Jefferys also commented that crowdfunding is “losing some of its gloss” in that certain platforms favor the already-known writers and creators. “I think it’s one way [to publish projects], and time will tell if it lasts. There are already platforms like Pubslush and Authr which are dedicated to books and writing, and there’s also Unbound, which labels itself as a crowdfunding platform and a publisher in one but seems to prefer the already famous.”

He continued, “It’s unfortunate, but I see crowdfunding becoming another method of marketing, of reaching your target group. It started off as a way for the little, unheralded guys to raise money for a charity or project the community deemed worthwhile, but it has quickly been invaded by brands desperate for another way to reach into consumers’ pockets. That’s a bit of a shame, but it’s also economics, because brands go where the money is.”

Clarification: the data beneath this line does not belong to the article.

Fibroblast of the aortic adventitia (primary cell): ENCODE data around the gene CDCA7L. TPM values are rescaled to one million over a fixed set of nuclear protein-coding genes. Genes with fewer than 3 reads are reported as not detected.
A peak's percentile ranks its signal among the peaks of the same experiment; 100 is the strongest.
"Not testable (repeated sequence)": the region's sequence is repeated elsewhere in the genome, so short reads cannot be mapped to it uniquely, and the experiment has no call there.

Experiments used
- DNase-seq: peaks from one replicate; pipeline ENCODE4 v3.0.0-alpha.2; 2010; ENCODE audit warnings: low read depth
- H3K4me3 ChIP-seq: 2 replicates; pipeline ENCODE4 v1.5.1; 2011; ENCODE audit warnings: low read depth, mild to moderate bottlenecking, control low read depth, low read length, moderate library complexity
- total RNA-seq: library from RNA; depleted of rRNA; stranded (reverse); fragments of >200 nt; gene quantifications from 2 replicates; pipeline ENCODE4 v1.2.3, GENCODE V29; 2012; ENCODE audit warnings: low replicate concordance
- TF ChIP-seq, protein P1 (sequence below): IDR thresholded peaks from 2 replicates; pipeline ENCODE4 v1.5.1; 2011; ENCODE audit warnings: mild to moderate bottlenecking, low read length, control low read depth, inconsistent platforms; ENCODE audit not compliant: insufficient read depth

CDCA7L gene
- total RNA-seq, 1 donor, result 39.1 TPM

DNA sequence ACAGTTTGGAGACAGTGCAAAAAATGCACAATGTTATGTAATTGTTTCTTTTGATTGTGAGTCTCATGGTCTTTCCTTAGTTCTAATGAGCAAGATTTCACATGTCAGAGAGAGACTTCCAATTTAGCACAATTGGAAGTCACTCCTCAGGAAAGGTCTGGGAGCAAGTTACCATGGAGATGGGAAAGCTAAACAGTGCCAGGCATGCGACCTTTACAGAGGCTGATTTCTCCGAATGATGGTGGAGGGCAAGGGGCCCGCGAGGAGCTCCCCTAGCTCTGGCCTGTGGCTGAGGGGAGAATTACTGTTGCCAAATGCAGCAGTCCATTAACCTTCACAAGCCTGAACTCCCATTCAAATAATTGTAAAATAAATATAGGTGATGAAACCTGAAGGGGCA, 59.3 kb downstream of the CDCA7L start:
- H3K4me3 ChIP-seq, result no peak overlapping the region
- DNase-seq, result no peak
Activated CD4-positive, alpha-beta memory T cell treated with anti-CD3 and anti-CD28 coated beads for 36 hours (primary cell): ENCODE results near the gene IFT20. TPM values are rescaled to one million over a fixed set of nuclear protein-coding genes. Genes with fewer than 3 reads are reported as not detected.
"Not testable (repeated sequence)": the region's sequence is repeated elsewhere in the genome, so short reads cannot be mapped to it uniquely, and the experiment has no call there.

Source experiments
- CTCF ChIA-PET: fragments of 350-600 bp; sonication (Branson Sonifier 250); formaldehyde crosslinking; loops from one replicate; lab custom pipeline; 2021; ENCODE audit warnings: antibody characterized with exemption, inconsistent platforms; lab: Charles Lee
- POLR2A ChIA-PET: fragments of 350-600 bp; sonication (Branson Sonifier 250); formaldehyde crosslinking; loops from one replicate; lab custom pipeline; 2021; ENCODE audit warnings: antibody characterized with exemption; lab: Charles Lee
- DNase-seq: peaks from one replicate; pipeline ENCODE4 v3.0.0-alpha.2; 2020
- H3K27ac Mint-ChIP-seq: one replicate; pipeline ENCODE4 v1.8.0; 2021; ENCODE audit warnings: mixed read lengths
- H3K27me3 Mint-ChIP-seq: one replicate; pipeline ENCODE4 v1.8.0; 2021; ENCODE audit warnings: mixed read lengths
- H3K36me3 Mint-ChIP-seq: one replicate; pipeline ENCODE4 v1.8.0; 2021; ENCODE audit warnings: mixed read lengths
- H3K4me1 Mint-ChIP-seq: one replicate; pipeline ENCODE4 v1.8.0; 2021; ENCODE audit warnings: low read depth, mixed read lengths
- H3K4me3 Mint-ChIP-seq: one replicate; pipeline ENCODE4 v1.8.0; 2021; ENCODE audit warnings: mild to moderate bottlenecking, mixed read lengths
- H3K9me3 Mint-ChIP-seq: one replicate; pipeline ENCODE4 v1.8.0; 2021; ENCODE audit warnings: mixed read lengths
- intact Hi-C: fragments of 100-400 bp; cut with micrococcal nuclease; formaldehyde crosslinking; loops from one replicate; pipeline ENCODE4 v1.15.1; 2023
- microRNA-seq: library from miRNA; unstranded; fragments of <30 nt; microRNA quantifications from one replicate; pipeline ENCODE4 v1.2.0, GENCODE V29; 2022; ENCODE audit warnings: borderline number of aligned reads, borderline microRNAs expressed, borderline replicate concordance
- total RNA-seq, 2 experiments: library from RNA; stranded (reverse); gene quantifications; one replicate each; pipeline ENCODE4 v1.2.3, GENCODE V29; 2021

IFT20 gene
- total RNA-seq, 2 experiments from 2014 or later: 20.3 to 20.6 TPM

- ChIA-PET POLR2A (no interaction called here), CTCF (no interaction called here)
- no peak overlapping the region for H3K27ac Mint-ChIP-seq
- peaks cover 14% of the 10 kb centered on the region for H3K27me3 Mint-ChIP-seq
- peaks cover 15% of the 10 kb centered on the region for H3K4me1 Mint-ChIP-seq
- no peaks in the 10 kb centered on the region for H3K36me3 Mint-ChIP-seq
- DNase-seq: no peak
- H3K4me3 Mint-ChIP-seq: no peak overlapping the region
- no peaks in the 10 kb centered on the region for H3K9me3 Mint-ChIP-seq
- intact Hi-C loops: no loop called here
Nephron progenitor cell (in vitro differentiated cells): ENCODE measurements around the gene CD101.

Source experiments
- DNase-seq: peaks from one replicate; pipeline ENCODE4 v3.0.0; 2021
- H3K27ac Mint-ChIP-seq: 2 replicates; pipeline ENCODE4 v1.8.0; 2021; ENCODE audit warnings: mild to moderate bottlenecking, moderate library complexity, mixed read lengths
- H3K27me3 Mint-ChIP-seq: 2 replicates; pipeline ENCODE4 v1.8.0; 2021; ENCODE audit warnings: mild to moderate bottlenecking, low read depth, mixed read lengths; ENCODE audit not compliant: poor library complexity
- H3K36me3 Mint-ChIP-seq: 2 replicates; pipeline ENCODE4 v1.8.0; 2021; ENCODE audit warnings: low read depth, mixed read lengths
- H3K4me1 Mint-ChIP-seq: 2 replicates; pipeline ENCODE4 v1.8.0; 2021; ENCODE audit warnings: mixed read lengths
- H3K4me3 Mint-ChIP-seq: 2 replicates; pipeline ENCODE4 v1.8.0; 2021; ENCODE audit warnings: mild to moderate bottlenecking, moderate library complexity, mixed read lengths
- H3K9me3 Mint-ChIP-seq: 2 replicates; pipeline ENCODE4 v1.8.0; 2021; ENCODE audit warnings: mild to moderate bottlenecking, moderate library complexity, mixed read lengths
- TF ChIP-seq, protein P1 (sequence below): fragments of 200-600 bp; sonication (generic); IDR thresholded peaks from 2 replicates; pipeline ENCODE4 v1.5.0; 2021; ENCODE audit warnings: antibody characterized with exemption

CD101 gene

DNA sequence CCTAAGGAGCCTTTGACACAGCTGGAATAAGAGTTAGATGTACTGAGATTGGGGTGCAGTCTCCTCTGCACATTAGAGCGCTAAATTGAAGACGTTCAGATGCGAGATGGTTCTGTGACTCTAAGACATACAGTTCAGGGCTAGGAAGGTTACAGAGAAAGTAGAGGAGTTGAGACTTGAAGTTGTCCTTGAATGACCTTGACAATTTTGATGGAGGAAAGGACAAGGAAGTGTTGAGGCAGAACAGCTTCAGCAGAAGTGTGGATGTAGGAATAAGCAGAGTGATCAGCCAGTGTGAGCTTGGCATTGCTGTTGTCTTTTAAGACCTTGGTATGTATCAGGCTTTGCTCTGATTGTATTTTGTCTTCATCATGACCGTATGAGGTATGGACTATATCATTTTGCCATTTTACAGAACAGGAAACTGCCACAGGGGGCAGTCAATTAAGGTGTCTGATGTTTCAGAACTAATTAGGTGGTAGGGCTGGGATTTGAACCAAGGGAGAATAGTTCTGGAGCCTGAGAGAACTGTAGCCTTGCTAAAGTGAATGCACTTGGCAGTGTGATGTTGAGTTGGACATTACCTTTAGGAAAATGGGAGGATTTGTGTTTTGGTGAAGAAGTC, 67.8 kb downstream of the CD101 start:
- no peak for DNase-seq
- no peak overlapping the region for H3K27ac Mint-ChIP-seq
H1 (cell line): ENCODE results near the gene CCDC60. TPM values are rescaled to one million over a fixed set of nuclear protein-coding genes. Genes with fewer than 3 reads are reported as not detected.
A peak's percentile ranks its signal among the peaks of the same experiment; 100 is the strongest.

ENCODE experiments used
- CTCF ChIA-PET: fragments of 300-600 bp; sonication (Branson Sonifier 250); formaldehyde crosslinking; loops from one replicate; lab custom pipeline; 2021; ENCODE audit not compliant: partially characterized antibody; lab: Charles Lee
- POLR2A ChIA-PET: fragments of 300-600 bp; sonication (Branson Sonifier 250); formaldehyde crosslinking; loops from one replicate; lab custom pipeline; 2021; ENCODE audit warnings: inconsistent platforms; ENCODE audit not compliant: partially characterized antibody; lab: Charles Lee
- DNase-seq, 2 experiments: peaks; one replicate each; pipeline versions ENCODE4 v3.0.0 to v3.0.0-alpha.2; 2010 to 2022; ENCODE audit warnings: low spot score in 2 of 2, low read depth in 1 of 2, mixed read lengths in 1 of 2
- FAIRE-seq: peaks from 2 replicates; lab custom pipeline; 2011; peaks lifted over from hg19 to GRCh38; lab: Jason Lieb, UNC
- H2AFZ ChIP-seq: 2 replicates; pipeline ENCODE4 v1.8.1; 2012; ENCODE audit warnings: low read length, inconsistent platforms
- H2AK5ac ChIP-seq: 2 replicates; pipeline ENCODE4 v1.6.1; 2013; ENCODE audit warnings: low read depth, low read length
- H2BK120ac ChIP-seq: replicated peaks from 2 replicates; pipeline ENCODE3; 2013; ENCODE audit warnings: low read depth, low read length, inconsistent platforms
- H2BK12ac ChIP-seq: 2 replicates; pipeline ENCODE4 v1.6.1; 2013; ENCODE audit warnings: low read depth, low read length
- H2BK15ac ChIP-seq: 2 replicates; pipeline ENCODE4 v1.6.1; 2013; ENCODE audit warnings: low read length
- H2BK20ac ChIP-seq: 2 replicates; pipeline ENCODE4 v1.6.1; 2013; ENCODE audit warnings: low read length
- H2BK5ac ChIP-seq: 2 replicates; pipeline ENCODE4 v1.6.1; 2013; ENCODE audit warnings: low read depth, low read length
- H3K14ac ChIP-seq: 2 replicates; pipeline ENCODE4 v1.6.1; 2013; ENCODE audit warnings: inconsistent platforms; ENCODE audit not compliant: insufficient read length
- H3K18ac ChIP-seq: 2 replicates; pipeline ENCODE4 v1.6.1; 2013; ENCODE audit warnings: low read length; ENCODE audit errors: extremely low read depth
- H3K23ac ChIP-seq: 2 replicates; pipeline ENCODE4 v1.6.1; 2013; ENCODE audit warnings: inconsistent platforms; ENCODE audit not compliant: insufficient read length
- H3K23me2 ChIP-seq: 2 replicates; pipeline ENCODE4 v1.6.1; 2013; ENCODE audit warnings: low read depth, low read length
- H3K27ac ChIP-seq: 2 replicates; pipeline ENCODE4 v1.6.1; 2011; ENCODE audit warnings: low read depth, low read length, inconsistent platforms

When a crowdfunded project does reach its goal, when a publishers is able to cast a net wide or passionate enough to gather the necessary resources to bring a project to fruition, there lies the potential to give future readers and diverse audiences a new sense of ownership of the project—a new way to support burgeoning artists at the early stages of production. Whether crowdfunding is the way of the future for growing publishers or it ends up being taken over by brands in the not-too-distant future, this new kind of interactive relationship between publisher and reader could make waves in the ever-changing publishing game.

In a final word of advice, Jefferys shared this: “Authors and indie publishers should get into crowdfunding with the same motivation they write or publish books: with a passion for literature and the desire to share great stories with the world.”




Ariel Bronson is a University of Michigan alumna with a degree in English and communication studies. She is also a graduate of the University of Denver Publishing Institute.